Union activists have been protesting at Peugeot salesrooms across the UK as part of a campaign to stop the firm closing its factory near Coventry.
2,300 jobs will go if the plant closes
The French firm announced in April it was to close the plant in Ryton with the loss of 2,300 jobs. Since then workers have protested at dealerships.
Amicus and the Transport and General Workers' Union were behind the rallies.
An Amicus spokesman said they were targeting at least two dealerships in every region the union represents.
The unions, who recently began a £1m advertising campaign against the closure, said leaflets would be handed out near city centres after the demonstrations.
Between 50 and 60 people, including two MPs and councillors, demonstrated outside a dealership in Coventry on Saturday morning.
"We have had a lot of support from the public today and we are now looking at targeting the Motor Show next week," a union spokesman told BBC News.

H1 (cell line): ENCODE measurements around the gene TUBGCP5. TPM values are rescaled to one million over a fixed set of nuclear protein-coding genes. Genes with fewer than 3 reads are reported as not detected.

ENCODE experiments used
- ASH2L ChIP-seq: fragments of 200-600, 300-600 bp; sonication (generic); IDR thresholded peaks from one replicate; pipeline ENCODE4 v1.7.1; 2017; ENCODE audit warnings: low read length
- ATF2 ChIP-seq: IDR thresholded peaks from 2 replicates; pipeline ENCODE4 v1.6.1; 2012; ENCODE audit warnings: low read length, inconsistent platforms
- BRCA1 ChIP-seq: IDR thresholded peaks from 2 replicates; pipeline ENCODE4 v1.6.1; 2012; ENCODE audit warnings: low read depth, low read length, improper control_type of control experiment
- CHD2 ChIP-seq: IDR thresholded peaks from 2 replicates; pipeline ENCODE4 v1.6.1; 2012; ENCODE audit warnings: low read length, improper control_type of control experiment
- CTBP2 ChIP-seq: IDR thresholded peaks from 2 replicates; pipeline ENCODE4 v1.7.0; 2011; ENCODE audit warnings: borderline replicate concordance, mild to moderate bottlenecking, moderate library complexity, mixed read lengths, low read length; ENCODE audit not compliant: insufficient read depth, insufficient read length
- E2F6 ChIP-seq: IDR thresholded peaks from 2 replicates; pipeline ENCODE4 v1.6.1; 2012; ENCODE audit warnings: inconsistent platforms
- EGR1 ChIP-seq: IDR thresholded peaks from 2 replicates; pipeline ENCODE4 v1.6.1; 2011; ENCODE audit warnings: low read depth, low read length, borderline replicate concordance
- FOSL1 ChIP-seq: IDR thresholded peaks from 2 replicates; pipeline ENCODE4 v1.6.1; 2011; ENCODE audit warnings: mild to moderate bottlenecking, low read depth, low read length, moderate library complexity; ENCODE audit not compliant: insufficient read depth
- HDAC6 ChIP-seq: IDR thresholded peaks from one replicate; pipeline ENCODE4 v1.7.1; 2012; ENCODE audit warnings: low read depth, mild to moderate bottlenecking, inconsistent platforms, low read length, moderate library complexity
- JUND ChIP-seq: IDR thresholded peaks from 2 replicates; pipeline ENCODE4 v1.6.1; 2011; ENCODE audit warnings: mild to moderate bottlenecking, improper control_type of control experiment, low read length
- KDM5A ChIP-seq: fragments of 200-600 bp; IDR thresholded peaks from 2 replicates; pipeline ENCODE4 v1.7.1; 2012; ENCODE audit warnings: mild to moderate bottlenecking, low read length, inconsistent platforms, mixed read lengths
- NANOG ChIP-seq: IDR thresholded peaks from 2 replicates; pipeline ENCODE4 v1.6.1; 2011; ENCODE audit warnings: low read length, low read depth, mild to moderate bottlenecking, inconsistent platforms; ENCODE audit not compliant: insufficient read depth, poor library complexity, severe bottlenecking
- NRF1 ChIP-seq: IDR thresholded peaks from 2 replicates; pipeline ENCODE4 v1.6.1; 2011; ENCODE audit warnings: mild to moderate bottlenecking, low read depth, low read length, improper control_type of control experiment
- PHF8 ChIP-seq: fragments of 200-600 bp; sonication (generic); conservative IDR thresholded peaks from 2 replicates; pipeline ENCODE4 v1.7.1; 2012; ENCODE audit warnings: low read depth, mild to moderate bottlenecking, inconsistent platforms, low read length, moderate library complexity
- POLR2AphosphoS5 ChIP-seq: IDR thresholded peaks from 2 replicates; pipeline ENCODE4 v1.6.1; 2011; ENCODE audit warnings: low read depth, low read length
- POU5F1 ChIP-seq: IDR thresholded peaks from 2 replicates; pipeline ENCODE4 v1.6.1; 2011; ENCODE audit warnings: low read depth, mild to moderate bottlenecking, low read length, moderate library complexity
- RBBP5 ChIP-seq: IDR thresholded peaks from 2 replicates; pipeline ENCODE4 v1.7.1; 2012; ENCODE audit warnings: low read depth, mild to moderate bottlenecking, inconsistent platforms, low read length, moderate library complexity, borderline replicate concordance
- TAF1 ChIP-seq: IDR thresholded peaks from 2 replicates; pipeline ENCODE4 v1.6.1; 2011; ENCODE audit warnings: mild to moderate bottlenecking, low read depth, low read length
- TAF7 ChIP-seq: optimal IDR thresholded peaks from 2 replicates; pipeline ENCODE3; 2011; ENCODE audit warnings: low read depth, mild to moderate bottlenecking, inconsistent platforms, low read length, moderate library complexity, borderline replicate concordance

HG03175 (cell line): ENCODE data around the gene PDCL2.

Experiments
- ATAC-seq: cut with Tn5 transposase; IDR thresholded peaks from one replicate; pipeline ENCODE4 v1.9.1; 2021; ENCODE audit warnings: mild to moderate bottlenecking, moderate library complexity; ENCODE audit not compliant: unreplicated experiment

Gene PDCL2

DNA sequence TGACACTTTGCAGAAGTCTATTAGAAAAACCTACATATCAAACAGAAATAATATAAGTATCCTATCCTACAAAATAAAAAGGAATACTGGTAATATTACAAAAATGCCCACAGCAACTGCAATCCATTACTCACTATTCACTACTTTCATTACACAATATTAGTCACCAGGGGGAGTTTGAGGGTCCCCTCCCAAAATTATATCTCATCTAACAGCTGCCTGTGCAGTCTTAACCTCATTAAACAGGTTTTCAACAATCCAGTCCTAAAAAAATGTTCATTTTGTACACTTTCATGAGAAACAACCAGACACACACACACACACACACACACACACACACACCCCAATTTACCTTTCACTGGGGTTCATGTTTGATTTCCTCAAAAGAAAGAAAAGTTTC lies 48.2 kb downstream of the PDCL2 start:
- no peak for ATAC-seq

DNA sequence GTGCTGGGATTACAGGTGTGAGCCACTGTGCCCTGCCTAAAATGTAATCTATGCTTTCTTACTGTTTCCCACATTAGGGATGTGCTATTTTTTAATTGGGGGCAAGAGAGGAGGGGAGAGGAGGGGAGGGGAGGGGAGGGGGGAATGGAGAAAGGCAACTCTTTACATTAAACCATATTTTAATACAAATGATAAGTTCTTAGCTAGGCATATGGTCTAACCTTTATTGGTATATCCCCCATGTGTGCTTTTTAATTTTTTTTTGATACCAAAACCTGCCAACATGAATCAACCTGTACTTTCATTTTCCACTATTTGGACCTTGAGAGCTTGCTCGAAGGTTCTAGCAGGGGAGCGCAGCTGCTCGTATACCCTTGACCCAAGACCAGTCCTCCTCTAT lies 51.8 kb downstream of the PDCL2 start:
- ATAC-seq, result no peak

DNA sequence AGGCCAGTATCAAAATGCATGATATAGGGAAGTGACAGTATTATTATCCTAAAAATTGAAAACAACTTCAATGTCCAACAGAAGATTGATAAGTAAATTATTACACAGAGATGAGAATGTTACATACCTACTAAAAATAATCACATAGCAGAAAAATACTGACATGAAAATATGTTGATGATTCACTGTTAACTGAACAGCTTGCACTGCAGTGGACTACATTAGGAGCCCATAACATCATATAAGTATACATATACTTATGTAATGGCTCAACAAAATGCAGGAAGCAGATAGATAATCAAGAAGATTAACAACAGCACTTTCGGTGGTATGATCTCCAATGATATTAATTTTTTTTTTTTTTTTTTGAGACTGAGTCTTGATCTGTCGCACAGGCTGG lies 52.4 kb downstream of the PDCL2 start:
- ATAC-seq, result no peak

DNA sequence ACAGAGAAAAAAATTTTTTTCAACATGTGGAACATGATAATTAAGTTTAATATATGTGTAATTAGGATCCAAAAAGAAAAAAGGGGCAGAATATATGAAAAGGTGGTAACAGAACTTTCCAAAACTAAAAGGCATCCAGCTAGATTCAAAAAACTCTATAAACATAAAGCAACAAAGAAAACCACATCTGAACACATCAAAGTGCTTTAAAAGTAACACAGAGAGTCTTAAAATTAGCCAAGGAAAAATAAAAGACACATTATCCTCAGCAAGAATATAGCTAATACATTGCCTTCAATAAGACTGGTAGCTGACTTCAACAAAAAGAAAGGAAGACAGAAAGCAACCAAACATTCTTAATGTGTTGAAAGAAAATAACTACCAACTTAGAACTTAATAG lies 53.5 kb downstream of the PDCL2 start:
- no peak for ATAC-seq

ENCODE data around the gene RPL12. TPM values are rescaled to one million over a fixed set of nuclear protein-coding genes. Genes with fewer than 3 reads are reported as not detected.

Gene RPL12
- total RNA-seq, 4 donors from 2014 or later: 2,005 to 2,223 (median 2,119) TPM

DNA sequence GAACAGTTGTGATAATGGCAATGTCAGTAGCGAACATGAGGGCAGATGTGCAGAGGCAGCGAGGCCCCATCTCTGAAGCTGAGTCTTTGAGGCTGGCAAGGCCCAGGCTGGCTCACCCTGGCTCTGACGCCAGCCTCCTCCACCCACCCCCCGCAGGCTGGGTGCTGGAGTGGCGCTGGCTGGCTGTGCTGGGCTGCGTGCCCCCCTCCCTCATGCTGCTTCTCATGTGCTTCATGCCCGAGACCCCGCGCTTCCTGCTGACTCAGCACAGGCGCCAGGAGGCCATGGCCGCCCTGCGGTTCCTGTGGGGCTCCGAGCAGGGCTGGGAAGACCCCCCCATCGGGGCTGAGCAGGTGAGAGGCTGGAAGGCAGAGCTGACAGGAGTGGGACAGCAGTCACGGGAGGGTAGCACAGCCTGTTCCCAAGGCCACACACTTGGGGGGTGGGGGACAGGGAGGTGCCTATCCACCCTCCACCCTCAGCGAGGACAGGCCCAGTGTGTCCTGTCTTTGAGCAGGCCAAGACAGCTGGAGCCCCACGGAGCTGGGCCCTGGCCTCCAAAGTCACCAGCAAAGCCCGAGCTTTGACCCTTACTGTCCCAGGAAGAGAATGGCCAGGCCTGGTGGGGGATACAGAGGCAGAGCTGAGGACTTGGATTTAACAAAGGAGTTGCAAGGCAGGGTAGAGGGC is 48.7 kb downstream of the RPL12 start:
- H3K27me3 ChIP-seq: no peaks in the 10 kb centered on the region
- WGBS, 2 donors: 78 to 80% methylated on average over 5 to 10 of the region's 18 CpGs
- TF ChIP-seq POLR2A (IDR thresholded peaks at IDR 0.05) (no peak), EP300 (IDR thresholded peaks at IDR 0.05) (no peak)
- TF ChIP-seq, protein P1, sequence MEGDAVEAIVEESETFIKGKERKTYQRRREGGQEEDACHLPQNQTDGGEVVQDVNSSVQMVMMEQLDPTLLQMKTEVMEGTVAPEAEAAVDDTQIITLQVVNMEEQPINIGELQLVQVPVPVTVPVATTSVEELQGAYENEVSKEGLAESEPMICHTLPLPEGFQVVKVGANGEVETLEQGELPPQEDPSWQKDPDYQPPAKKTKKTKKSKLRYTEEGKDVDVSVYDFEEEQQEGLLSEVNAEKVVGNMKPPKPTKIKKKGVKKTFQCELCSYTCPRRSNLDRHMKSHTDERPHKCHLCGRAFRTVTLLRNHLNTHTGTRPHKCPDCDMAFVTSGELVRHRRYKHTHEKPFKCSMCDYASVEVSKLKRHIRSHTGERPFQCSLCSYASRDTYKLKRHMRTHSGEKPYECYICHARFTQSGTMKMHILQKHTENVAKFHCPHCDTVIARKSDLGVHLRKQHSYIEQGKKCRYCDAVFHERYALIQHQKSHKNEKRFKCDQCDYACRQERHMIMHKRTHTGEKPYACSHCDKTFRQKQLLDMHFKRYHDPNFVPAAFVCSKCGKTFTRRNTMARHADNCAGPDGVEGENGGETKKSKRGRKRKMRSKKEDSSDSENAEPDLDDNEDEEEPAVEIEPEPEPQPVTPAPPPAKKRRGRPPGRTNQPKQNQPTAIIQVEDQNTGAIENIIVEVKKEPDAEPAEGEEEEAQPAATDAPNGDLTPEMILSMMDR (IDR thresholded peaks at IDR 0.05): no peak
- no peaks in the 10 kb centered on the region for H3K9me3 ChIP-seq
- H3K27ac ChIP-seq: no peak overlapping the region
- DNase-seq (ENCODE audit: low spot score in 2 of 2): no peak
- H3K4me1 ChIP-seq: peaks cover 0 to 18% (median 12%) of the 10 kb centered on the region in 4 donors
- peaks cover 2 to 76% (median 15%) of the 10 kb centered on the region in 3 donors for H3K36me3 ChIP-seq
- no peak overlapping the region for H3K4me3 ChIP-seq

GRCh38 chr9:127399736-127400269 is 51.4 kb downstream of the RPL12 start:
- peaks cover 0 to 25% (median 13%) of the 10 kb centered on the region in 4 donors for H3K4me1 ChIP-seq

Amicus general secretary Derek Simpson said: "This is a wake-up call to the company. They are jeopardising their sales and reputation by pushing ahead with closing Ryton.
"Our campaign should serve as a warning to other companies too. We will attack them in the same way if they decide to abandon their UK bases and workforces."
Tony Woodley, general secretary of the TGWU, added: "The company says it doesn't matter where cars are made, but we believe if the public knows what this company is doing, it will matter.
"These cars are being tainted by a company that talks economics but practises greed."
Owners Peugeot-Citroen has said it had looked at proposals by the unions to keep the factory open but said they were not viable.
The firm said it had consulted fully with unions and was now committed to helping workers find alternative work - giving £5m to help them do so.